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By my calculations, Treasury only had nine trading days of wiggle room if it sold 50 million shares per trading day. Fifty million shares could be 1/3 of volume sold on a slow day. If it refuses to sell its shares for below the government's $3.25 purchase price, the simulations in my paper "Selling Citigroup" show that there is a 17 percent chance that the government will not complete its sale of 7.7 billion shares by December 14, 2010, its deadline. (Those odds have almost surely risen since the share price has slumped from its $4.86 close on my valuation date of April 23, 2010.)

I expect the Treasury to make slightly more money on average from a slow sale than from a quick sale. Nevertheless, the downsides are much lower if the US Treasury exits its Citigroup (NYSE:C) stake at least in part by a large underwritten offering. As the diagram below shows, the US Treasury stands a greater chance of selling some shares at a loss if they delay selling their stake.

Today's Citigroup's short term debt is less costly than Goldman Sachs' (NYSE:GS). That seems like a good time for taxpayers to sell their 7.7 billion shares in Citigroup. The US Treasury announced on April 26, 2010, that they would unload taxpayers' 27 percent stake in Citigroup (C) in a slow at-the-market sale. Yet, they only have until December 14, 2010, to complete the massive sale. That announcement clarified for investors that Geithner and Co. are still waiting until the last minute to do their homework.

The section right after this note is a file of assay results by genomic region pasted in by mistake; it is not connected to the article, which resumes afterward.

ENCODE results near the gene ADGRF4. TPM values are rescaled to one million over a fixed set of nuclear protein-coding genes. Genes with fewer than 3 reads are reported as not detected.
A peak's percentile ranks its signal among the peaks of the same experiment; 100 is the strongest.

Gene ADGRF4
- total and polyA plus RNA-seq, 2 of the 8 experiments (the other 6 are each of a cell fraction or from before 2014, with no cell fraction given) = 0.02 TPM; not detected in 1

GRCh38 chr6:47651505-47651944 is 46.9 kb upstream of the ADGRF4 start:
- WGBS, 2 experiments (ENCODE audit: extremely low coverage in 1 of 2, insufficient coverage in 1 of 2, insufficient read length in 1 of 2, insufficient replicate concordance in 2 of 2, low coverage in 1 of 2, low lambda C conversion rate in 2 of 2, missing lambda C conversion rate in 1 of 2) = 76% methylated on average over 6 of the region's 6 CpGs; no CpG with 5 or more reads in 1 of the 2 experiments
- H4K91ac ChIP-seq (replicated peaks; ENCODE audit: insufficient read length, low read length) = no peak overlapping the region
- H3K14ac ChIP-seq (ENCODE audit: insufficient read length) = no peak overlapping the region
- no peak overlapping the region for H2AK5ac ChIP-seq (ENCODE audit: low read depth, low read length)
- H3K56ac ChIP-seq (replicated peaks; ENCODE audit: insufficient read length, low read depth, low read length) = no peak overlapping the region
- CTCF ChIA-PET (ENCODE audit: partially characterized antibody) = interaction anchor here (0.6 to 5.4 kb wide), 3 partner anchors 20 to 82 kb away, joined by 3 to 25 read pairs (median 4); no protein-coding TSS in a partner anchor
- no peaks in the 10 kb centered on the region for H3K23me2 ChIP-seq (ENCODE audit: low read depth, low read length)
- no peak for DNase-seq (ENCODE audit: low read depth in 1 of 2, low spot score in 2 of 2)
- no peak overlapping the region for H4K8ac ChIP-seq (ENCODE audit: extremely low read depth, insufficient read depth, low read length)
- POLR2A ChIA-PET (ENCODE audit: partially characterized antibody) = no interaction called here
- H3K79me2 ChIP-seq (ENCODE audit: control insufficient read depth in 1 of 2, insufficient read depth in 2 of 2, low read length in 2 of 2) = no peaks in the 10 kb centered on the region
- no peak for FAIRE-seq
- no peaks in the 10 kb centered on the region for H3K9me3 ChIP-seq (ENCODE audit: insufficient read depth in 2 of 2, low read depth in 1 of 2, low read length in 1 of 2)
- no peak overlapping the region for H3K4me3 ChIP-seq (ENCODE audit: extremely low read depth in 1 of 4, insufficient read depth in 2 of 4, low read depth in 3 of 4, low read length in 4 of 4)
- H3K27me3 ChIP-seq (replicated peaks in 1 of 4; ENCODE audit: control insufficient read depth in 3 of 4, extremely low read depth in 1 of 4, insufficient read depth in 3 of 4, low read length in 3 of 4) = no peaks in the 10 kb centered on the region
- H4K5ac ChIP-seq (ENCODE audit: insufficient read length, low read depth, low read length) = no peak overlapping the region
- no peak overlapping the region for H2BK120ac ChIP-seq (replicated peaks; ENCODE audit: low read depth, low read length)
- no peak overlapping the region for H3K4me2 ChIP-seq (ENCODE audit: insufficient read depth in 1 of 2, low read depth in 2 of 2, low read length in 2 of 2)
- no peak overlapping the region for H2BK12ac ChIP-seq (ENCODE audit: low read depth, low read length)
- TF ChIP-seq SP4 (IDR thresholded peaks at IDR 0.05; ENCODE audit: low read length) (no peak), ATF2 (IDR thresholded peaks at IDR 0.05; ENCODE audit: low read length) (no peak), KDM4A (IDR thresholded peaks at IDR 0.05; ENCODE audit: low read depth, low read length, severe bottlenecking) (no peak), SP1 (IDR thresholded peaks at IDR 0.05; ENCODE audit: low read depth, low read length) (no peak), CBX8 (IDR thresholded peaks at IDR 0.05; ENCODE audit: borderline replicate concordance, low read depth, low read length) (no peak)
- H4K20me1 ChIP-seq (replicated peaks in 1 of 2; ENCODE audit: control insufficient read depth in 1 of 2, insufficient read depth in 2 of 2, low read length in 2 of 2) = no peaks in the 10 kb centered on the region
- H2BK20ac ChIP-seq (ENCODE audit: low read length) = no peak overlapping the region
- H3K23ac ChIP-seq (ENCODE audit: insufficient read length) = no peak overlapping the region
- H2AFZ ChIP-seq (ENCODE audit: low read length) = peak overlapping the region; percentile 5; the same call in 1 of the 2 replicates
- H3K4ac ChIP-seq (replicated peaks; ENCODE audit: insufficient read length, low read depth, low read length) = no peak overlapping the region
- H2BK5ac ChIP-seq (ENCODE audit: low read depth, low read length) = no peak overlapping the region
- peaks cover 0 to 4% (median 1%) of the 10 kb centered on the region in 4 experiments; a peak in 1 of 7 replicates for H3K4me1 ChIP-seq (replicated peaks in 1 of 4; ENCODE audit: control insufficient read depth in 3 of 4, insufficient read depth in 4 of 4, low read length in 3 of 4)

(Click to enlarge)

There are couple of reasons why the US Treasury should consider a large $10 billion to $20 billion underwritten secondary offering to make sure they don't break their promise to sell the shares in 12 months:

1. It is dangerous for the US Treasury to break its agreement. Investors like to think that the US Treasury keeps its promises. Breaking this very public agreement with Citigroup's managers and shareholders would make the Treasury seem less reliable. A delayed sale may also cause Citigroup's share price to fall, as the prospects for a government exit dim.

2. Holding the stake for a long period means that the US Treasury is speculating with taxpayer dollars. The US Treasury is in a poor position to speculate because its assets are poorly diversified. When you are not diversified, you are not rewarded for all the risks that you take on. Most of the risks in the large Citigroup stake could easily be diversified away by private investors. For the same reason that workers should not put their pensions in the company stock, the US taxpayers should not be holding a large stake in Citigroup stock.

Tim Geithner has had a lucky run of luck speculating in bank stocks on the taxpayers' dime. If he were smart, he would realize that the US Treasury's backers don't stomach losses as well as private investors, and he would take profits more quickly.

Disclosure: No positions

Source: Does Treasury Stand to Lose on Citibank Shares if It Delays Selling?